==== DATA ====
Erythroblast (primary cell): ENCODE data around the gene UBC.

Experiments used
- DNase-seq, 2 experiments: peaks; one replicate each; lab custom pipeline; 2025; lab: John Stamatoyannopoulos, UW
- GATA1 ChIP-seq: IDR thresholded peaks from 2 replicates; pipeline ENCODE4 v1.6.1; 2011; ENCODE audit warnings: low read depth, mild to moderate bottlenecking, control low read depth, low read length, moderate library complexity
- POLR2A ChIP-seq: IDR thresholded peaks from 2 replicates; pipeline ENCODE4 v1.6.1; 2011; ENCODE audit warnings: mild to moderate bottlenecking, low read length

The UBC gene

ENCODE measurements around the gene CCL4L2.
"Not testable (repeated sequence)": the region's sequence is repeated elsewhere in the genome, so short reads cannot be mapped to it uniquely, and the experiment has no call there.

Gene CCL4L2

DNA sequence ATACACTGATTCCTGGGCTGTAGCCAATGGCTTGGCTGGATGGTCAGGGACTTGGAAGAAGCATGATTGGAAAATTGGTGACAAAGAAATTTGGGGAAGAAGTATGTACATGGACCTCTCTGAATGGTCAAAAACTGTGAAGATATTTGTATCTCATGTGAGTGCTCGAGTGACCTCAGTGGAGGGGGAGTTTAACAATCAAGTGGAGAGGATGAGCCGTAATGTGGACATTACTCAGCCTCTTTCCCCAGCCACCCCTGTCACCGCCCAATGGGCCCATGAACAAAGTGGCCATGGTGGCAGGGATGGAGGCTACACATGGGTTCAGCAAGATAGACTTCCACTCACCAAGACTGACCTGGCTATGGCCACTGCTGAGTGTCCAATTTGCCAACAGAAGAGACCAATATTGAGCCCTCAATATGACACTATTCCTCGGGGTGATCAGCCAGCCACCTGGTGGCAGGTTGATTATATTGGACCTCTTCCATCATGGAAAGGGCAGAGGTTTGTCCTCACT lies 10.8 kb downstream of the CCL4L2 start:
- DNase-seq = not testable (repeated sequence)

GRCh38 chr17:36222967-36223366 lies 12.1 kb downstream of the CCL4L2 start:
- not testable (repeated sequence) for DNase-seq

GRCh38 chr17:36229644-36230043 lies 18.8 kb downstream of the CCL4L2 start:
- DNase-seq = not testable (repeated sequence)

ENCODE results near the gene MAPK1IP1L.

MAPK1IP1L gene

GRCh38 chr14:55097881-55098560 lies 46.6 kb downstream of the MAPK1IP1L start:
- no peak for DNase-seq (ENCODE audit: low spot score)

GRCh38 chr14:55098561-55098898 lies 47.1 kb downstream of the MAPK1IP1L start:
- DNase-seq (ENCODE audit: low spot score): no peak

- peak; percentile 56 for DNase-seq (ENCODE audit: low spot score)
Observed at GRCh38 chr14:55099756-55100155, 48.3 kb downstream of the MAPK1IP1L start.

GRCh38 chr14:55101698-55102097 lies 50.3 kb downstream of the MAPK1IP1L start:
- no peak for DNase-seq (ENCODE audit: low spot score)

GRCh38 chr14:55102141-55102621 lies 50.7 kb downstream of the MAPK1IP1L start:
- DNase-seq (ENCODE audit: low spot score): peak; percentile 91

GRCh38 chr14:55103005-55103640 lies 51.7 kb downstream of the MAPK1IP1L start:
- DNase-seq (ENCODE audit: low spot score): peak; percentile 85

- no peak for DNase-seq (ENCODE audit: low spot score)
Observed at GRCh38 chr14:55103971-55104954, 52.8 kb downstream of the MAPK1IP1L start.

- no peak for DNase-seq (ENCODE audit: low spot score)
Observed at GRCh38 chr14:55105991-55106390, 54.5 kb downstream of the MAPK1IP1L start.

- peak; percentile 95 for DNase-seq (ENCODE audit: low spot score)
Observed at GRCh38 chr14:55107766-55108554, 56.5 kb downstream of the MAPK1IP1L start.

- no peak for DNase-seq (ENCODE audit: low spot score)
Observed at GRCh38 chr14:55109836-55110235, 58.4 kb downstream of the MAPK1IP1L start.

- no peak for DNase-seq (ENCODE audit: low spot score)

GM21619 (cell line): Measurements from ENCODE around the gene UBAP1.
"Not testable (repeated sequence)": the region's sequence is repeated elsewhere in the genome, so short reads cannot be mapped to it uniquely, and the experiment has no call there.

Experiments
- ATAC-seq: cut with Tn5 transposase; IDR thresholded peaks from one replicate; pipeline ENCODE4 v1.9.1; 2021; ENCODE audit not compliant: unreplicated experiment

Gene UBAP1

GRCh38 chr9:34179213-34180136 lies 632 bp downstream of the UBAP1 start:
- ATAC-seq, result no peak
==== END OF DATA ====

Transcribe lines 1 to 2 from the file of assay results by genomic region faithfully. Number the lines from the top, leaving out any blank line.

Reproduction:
Erythroblast (primary cell): ENCODE data around the gene UBC.

Experiments used